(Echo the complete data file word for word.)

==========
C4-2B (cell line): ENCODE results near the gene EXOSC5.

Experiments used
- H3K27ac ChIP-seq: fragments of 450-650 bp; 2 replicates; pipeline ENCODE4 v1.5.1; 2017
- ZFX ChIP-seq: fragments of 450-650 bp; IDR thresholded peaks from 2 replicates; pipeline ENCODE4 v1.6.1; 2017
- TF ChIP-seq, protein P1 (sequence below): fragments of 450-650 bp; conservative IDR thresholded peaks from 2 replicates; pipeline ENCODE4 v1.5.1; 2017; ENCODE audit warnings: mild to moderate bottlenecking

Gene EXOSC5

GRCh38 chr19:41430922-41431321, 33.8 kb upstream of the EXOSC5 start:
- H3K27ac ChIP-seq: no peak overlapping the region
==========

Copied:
C4-2B (cell line): ENCODE results near the gene EXOSC5.

Experiments used
- H3K27ac ChIP-seq: fragments of 450-650 bp; 2 replicates; pipeline ENCODE4 v1.5.1; 2017
- ZFX ChIP-seq: fragments of 450-650 bp; IDR thresholded peaks from 2 replicates; pipeline ENCODE4 v1.6.1; 2017
- TF ChIP-seq, protein P1 (sequence below): fragments of 450-650 bp; conservative IDR thresholded peaks from 2 replicates; pipeline ENCODE4 v1.5.1; 2017; ENCODE audit warnings: mild to moderate bottlenecking

Gene EXOSC5

GRCh38 chr19:41430922-41431321, 33.8 kb upstream of the EXOSC5 start:
- H3K27ac ChIP-seq: no peak overlapping the region